Beginning in the fall, I and several members of Grace Church have been attending a series of workshops offered through the Eastern Ohio Association called "Vitality Days." It features a notable pastor, author, and speaker, Rev. Michael Piazza, who over the course of his ministry has turned around several churches, making them dynamic, exciting, and engaging places of worship and service.
If you talk to those who have attended--all members of Consistory or Spiritual Council--they will tell you how engaging Rev. Piazza himself is, but also how eye-opening the material he covers has been. And I bet they will be more than happy to share some of what they have learned. And, in fact, it is our intention to make known what we've learned to a wider group of people in order to discern how to implement these things at Grace.
Since the general question of what Grace can do to enliven its ministry to both members and the surrounding community has been at the forefront of many people's minds as of late, here is a sampling of what these workshops have covered so far:
- Not every church has to completely switch to what we typically know as "contemporary worship" to reach people. However, that doesn't mean churches can or should decide to live and die by a single form of music at all costs. Rather, it should be willing to pull from a wide variety of musical, technological, and liturgical styles to craft a service that is unique and engaging every week. The bottom line here is that there are ways to do this within a "traditional worship" framework.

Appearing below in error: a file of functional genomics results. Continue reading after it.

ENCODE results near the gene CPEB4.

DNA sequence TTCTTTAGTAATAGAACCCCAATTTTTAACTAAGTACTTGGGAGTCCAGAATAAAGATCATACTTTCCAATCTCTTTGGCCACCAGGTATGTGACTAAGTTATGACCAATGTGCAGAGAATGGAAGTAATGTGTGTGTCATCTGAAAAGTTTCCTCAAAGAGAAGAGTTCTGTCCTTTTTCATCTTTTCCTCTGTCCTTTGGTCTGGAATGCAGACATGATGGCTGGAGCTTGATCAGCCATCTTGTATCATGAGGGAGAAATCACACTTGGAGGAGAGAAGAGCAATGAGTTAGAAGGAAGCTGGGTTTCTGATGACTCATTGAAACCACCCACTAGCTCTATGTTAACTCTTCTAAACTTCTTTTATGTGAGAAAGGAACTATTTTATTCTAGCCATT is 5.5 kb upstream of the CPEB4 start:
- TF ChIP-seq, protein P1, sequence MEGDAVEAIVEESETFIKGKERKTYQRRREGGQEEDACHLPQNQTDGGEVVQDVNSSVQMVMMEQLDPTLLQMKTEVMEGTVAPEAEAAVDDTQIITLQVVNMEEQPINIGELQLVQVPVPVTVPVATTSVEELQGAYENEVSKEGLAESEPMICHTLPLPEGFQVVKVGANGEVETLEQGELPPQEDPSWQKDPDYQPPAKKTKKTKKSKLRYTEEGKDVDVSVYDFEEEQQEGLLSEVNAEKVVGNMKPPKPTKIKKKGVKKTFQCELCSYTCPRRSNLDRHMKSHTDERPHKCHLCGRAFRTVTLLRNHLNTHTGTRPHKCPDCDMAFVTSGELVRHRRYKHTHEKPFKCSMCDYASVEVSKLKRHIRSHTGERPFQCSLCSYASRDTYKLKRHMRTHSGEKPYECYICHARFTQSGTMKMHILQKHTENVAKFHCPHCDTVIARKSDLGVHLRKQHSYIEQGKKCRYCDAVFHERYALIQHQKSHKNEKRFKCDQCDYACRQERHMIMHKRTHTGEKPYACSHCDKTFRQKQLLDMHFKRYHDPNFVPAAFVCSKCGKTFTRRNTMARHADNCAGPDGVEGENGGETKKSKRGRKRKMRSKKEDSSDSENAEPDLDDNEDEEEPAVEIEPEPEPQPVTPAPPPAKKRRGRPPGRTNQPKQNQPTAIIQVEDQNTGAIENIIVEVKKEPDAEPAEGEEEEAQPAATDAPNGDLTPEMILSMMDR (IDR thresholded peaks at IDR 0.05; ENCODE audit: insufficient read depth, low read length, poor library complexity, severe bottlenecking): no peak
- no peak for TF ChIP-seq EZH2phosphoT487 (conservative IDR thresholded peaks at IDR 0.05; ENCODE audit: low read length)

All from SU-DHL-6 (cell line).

- In a similar spirit, in terms of worship a church should craft 52 unique celebrations a year. Rather than "plug and play" new words or songs into the same basic setup week in and week out and hope it's enough, it should ask how each Sunday morning can be a special event for those who attend, whether based on the church season, certain causes the church is passionate about, or other themes that can energize and teach.
- People's attendance habits are changing. This comes from a variety of factors including Sunday mornings being the only time for families to be together, work commitments, youth sports, and so on. As a result, someone might consider a church "their church," but may only make it a point to attend once a month, once every two months, etc. This has implications for point 2, but it also means that the days of seeing most people every single week on Sundays (particularly younger generations) are gone.
- You can choose to lament point 3 all you want, but it won't change anything. Instead, we should be asking how to adapt, particularly using points 1 and 2.
And that's just a small series of examples from one session!
My point is that some among us have found ways through Vitality Days to think about certain issues that Grace has been dealing with over the past year or more. Ask us about it. Ask how you can get involved and impact your church for the better. We'd love to share more and will share more in the months ahead.
Join us in bringing continuing vitality to Grace UCC.